This was a business trip that was memorable because of the hospitality of my host colleagues. They took me to watch a football match between the two rival local teams – River Plate FC and Boca Juniors.
Superclásico is the football match in Argentina between Buenos Aires rivals Boca Juniors and River Plate. It derives from the Spanish usage of “clásico” to mean derby, with the prefix “super” used as the two clubs are the most popular and successful clubs in Argentine football. In fact, the term ‘Clásico’ originated in Argentina, particularly with this match up and it was later exported to other countries such as Spain and Mexico. According to some statistics, they command more than 70% of all Argentine football fans between them.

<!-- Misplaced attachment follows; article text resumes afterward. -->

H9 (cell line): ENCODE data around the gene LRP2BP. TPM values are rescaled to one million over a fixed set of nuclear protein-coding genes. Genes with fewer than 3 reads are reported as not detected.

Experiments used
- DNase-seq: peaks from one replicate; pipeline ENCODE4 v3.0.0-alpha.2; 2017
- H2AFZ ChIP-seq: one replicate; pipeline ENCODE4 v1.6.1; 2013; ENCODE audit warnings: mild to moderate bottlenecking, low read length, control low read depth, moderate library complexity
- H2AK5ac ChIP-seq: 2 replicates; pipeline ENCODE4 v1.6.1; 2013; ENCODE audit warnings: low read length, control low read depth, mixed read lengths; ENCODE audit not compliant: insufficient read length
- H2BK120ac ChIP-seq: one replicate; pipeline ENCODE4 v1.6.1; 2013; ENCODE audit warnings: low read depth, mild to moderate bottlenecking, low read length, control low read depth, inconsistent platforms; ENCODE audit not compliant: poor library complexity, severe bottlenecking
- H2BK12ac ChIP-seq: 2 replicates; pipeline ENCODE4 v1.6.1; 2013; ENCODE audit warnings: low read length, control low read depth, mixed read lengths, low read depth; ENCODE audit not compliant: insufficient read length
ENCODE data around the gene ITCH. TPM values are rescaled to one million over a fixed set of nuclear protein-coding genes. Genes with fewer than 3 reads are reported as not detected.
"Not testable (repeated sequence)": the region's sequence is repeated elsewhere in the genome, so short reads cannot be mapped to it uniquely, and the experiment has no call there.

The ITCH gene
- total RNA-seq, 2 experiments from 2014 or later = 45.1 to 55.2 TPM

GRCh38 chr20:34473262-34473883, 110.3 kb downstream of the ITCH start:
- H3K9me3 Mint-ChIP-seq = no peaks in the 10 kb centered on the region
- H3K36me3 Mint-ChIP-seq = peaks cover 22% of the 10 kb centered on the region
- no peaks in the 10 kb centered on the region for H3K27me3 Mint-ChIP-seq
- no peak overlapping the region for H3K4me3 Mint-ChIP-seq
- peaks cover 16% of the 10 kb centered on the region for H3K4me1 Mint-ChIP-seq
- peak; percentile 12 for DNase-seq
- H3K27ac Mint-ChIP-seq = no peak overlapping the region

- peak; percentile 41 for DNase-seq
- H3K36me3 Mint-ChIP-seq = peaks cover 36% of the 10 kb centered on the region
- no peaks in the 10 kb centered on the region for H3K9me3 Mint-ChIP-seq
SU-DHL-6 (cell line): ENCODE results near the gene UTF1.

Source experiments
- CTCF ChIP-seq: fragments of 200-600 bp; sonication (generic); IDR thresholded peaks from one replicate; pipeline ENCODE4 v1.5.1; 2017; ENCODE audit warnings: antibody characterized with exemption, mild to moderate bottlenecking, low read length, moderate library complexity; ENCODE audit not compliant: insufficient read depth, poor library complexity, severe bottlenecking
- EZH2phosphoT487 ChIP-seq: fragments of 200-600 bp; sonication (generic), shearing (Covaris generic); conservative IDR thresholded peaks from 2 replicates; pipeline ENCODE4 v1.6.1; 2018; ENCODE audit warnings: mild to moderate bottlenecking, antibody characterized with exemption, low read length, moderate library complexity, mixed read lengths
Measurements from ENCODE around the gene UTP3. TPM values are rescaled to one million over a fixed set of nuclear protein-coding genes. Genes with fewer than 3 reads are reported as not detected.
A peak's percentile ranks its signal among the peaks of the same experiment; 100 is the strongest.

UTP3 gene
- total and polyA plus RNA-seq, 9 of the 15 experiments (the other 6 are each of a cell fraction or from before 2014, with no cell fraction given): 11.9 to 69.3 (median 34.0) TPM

The Superclásico is known worldwide as one of the fiercest and most important derbies. In April 2004, the English newspaper The Observer put the Superclásico at the top of their list of “50 sporting things you must do before you die”, saying that “Derby day in Buenos Aires makes the Old Firm game look like a primary school kick-about”, and in 2016 the British football magazine FourFourTwo considered it the “biggest derby in the world”. That same year The Daily Telegraph ranked this match as the “biggest club rivalry in world football”, and the Daily Mirror placed it number one in the top 50 football derbies in the world, above El Clásico between Barcelona and Real Madrid, in 2017.
There were fireworks, flares and great football. The visiting fans even tried to set fire to the stadium after the game.